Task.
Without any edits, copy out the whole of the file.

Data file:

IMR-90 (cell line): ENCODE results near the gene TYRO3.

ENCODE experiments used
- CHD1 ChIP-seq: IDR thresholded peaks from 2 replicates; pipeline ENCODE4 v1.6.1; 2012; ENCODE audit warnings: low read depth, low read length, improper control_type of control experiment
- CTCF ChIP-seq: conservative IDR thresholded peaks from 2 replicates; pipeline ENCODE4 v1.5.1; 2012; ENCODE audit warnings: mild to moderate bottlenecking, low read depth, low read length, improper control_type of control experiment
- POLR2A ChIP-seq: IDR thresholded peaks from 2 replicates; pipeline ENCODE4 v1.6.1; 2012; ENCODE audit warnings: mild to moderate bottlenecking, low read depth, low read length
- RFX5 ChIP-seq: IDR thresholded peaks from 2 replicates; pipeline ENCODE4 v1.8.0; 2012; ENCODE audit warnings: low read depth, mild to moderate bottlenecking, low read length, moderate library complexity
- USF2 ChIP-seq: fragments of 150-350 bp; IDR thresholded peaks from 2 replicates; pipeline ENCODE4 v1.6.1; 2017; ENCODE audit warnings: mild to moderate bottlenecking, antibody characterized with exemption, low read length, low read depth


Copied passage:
IMR-90 (cell line): ENCODE results near the gene TYRO3.

ENCODE experiments used
- CHD1 ChIP-seq: IDR thresholded peaks from 2 replicates; pipeline ENCODE4 v1.6.1; 2012; ENCODE audit warnings: low read depth, low read length, improper control_type of control experiment
- CTCF ChIP-seq: conservative IDR thresholded peaks from 2 replicates; pipeline ENCODE4 v1.5.1; 2012; ENCODE audit warnings: mild to moderate bottlenecking, low read depth, low read length, improper control_type of control experiment
- POLR2A ChIP-seq: IDR thresholded peaks from 2 replicates; pipeline ENCODE4 v1.6.1; 2012; ENCODE audit warnings: mild to moderate bottlenecking, low read depth, low read length
- RFX5 ChIP-seq: IDR thresholded peaks from 2 replicates; pipeline ENCODE4 v1.8.0; 2012; ENCODE audit warnings: low read depth, mild to moderate bottlenecking, low read length, moderate library complexity
- USF2 ChIP-seq: fragments of 150-350 bp; IDR thresholded peaks from 2 replicates; pipeline ENCODE4 v1.6.1; 2017; ENCODE audit warnings: mild to moderate bottlenecking, antibody characterized with exemption, low read length, low read depth